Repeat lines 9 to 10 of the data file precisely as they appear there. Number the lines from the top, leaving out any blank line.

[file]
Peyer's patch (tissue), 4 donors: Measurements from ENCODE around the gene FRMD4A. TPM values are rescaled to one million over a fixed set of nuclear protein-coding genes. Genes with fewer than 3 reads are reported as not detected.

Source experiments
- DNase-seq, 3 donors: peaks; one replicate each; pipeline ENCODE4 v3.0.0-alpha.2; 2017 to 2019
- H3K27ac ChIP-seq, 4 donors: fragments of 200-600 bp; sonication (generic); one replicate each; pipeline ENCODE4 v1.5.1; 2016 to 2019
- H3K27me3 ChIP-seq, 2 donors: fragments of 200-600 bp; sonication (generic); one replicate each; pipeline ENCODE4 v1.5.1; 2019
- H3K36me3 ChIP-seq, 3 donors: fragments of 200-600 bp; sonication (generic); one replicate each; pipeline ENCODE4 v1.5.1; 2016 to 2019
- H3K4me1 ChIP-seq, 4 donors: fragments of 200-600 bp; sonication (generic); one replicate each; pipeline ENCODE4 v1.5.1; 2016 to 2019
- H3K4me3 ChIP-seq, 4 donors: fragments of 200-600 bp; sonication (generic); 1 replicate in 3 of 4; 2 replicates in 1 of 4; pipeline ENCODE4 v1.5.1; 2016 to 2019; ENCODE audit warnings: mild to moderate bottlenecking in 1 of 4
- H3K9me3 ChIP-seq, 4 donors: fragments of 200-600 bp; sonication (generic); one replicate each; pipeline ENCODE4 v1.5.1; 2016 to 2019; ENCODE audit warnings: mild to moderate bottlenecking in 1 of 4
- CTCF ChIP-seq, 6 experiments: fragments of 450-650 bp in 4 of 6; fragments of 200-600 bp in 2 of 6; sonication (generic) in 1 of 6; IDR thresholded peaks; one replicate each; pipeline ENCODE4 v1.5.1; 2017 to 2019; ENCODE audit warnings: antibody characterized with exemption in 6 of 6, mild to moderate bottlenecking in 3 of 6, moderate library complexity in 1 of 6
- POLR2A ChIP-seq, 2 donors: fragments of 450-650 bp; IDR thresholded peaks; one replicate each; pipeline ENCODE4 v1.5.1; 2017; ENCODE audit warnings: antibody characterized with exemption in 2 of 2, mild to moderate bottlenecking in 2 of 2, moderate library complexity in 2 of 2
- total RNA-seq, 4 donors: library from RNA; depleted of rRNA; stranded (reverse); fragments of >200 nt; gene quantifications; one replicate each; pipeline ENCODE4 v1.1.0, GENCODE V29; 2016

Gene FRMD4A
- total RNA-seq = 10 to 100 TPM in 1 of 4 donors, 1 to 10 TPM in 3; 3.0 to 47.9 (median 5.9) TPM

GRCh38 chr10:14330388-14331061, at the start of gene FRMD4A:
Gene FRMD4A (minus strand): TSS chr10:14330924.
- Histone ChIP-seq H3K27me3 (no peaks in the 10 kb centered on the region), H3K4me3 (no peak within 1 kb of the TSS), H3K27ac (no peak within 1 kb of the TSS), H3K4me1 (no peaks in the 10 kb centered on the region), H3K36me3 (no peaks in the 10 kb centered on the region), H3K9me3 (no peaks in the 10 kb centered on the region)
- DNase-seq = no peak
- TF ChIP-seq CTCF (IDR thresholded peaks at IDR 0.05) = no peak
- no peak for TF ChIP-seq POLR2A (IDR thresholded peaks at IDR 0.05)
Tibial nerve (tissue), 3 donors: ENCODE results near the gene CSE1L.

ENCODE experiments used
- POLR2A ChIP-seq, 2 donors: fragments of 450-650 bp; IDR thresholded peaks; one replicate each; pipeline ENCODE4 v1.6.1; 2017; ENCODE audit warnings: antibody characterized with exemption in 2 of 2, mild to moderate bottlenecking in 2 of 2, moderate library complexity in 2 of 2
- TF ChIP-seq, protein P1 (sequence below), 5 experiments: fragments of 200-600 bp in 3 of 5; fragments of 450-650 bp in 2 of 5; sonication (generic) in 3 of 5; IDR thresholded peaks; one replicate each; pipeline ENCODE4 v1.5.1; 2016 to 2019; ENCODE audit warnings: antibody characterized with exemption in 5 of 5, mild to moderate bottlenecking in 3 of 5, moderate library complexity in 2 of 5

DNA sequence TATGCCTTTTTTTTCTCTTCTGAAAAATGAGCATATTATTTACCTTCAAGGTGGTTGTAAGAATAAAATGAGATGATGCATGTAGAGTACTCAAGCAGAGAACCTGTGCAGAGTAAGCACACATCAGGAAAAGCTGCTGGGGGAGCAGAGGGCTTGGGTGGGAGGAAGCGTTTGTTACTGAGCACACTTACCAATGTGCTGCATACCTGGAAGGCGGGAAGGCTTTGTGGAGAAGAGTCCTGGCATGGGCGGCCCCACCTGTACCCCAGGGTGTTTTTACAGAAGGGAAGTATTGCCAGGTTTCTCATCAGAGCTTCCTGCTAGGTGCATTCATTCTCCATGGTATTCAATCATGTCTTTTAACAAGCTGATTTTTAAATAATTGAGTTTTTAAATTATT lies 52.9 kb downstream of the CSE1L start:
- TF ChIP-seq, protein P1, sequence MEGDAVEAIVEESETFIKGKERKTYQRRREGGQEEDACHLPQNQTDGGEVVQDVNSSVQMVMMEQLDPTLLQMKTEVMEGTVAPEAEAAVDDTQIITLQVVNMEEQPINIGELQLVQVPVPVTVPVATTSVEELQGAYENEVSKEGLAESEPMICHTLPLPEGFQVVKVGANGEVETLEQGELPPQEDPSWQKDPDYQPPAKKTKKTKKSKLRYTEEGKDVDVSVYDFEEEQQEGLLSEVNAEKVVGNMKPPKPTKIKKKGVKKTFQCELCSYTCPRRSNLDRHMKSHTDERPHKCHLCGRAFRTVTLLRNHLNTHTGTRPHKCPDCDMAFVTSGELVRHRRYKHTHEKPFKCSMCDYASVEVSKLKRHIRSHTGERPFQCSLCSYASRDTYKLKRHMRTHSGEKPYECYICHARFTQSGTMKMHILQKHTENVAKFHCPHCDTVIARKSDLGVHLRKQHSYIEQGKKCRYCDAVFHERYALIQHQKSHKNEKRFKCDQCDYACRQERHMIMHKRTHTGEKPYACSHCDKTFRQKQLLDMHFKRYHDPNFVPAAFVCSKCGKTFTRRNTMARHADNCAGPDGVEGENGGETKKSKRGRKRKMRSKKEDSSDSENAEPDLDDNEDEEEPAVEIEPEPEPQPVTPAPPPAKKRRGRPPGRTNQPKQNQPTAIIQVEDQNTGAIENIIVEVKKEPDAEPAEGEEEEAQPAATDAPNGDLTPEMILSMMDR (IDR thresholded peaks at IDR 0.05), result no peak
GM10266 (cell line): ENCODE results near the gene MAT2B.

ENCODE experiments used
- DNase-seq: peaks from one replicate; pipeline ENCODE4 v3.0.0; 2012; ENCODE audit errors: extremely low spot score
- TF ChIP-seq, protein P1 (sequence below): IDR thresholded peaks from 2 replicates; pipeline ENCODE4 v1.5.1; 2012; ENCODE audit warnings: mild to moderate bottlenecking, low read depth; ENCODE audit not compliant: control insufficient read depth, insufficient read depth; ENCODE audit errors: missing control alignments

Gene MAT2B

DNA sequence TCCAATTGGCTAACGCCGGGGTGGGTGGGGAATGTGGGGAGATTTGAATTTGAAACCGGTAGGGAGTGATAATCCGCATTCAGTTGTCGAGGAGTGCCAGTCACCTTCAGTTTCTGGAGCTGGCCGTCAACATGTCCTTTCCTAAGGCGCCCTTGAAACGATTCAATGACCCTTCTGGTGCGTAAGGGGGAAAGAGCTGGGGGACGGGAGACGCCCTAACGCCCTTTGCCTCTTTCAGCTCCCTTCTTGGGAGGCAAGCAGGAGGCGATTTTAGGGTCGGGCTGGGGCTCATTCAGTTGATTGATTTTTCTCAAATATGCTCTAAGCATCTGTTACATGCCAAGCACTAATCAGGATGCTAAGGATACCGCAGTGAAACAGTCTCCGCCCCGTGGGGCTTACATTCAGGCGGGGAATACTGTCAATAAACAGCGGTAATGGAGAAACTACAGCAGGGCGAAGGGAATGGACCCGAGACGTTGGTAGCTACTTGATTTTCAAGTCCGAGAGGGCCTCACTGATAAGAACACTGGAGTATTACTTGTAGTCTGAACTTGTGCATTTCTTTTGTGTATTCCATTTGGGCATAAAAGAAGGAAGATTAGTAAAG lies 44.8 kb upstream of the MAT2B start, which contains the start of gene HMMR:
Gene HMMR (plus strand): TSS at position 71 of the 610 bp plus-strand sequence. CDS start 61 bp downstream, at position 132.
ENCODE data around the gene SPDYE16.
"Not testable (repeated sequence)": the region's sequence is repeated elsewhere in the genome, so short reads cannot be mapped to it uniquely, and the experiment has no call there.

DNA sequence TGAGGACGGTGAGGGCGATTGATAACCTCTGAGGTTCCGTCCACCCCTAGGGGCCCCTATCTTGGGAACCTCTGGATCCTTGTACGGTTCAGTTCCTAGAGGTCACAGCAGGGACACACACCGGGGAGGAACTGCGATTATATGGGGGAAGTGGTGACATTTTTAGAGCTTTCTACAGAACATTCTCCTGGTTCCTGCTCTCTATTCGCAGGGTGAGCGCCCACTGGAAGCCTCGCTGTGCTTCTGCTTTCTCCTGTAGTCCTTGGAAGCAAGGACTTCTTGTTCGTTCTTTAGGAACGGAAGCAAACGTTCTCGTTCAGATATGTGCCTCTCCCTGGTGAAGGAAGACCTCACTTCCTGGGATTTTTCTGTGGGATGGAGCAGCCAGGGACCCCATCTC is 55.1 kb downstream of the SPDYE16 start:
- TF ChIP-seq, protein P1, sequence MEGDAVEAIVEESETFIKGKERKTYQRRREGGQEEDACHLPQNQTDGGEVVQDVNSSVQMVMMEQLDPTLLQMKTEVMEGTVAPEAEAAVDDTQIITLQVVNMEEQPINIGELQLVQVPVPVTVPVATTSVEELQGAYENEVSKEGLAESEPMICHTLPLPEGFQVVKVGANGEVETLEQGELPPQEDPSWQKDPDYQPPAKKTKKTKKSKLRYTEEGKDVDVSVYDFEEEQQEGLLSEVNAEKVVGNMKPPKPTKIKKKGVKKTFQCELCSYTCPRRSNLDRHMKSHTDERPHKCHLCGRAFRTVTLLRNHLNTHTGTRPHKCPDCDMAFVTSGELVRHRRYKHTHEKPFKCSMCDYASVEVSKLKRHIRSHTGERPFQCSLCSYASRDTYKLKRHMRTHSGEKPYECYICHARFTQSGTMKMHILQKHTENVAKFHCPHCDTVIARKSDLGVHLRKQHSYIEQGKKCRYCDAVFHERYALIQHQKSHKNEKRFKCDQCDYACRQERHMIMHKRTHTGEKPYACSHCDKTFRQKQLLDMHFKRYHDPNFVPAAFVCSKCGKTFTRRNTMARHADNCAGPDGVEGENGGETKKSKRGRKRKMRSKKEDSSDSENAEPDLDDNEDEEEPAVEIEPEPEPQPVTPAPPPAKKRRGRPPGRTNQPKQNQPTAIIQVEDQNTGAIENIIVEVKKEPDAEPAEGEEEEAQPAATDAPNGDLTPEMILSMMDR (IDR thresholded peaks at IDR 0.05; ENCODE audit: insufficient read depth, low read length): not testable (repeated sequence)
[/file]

- H3K9me3 ChIP-seq, 4 donors: fragments of 200-600 bp; sonication (generic); one replicate each; pipeline ENCODE4 v1.5.1; 2016 to 2019; ENCODE audit warnings: mild to moderate bottlenecking in 1 of 4
- CTCF ChIP-seq, 6 experiments: fragments of 450-650 bp in 4 of 6; fragments of 200-600 bp in 2 of 6; sonication (generic) in 1 of 6; IDR thresholded peaks; one replicate each; pipeline ENCODE4 v1.5.1; 2017 to 2019; ENCODE audit warnings: antibody characterized with exemption in 6 of 6, mild to moderate bottlenecking in 3 of 6, moderate library complexity in 1 of 6